Then, we wait.
Everyone but my grandma finally leaves to go to sleep. We still did not know if he was okay or not. The next morning we all went to the hospital bright and early. Once again, we sat in the waiting room, waiting. My cousin Abby and Uncle Brad and I decided to go to Starbucks to get some actually decent coffee. I will never forget when my Uncle Brad quietly said to us.
“Girls, you should possibly get something to wear to a funeral because things are not looking so good,” he said.
He was trying not to cry when he said it. That sentence that he had said brought my hopes down and put me in the realization that my grandpa may not make it. The taste of my sweet vanilla latte soon became bitter. My cousin Abby and I are very close. She is in the front seat and turned around to look at me. We both wear the same somber expression on our faces but both force a little smile to make the other feel better. When we got back to the waiting room, it was once again awkward and worrysome feeling. I felt better when I saw the other familiar faces of my family. In times like this, family becomes important. Once again, everyone is sitting in the waiting room.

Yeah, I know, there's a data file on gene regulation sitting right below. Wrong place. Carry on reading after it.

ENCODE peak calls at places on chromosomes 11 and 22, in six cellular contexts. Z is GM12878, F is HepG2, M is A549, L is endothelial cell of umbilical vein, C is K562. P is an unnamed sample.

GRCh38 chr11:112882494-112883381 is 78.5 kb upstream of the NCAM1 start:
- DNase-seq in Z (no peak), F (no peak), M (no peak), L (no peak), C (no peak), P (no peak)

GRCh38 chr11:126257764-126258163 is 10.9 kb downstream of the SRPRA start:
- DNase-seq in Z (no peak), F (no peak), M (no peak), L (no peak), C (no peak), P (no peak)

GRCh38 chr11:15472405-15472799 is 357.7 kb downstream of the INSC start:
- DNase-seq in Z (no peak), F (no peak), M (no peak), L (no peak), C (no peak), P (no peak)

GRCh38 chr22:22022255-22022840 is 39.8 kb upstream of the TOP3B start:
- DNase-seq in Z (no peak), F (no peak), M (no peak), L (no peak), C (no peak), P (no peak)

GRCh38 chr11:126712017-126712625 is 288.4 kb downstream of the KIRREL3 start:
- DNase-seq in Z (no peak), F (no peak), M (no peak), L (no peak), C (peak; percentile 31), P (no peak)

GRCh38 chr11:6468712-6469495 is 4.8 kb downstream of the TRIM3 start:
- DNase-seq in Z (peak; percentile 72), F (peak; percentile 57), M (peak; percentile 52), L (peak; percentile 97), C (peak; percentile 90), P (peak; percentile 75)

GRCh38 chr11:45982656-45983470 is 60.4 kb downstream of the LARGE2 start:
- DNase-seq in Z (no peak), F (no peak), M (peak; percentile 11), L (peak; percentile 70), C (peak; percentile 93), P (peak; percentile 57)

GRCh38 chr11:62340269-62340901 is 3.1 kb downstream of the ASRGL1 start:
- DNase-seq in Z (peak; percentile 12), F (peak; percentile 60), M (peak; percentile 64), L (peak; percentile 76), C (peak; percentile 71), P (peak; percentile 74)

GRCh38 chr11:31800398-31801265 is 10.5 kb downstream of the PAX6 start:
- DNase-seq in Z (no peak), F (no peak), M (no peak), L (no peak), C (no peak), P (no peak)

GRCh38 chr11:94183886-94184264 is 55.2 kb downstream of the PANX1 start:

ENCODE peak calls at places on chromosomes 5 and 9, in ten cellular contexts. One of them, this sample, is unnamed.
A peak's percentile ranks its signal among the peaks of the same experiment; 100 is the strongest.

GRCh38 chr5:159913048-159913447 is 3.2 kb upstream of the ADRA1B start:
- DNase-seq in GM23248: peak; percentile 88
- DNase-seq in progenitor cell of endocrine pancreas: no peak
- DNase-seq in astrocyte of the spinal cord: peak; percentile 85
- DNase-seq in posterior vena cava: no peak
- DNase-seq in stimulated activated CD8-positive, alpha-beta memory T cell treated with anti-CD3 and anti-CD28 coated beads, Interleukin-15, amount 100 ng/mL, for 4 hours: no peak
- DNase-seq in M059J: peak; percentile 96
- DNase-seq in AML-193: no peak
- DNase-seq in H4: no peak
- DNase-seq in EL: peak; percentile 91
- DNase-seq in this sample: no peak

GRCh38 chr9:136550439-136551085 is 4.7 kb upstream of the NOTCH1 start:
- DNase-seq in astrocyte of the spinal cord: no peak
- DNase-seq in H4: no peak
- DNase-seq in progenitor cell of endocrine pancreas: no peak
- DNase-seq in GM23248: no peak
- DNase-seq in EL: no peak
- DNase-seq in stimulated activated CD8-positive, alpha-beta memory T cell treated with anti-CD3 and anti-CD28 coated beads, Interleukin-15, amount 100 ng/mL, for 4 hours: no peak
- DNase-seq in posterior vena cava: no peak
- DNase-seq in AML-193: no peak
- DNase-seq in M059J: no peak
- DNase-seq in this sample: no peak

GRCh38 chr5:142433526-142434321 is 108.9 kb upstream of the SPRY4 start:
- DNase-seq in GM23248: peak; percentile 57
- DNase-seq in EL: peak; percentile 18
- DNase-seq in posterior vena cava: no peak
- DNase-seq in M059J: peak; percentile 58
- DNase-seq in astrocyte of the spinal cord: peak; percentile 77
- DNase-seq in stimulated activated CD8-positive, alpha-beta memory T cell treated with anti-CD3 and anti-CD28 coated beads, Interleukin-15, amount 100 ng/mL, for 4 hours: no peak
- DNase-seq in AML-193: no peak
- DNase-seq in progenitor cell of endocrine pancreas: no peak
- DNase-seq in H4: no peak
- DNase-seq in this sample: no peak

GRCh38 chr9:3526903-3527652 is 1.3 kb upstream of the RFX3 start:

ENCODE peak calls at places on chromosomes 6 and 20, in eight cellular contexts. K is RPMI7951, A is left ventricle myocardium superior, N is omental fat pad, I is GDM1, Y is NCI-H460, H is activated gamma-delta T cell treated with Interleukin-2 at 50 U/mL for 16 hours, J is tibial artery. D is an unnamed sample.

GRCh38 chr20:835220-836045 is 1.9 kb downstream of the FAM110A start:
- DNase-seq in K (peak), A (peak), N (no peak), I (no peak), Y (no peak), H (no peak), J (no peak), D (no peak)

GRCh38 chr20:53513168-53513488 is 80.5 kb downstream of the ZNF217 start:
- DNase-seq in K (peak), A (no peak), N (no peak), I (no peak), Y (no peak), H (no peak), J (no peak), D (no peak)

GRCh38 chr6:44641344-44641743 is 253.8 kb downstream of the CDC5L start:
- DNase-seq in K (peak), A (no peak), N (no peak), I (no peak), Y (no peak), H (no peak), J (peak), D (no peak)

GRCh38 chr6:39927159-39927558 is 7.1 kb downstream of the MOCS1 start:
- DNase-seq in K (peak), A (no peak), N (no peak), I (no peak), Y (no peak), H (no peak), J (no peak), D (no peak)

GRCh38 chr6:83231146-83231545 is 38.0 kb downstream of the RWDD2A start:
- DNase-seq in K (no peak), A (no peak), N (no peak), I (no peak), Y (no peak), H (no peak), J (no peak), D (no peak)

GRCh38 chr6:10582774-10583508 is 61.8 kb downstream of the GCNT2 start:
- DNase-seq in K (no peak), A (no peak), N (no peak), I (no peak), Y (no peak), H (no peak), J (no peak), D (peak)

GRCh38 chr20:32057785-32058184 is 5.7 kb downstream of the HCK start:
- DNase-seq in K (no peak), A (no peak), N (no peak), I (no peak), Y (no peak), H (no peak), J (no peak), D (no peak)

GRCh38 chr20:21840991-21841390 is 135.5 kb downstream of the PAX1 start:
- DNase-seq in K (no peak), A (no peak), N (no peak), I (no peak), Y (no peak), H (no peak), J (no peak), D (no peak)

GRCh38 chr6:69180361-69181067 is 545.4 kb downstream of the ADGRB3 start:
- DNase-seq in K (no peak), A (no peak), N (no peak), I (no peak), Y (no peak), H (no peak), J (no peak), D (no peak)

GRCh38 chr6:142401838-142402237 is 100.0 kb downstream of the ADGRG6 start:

“I am going to go to the bathroom,” I said.
I walk into the tiny hospital bathroom. During those past few days I hadn’t cried at all; I was trying to stay positive and didn’t want anybody in the family to see me cry. I broke down in tears in the bathroom. I thought about my grandpa's soft smile and imagined never being able to see it again. The bathroom walls were closing in on me, and laughing at me for hiding my tears from everyone.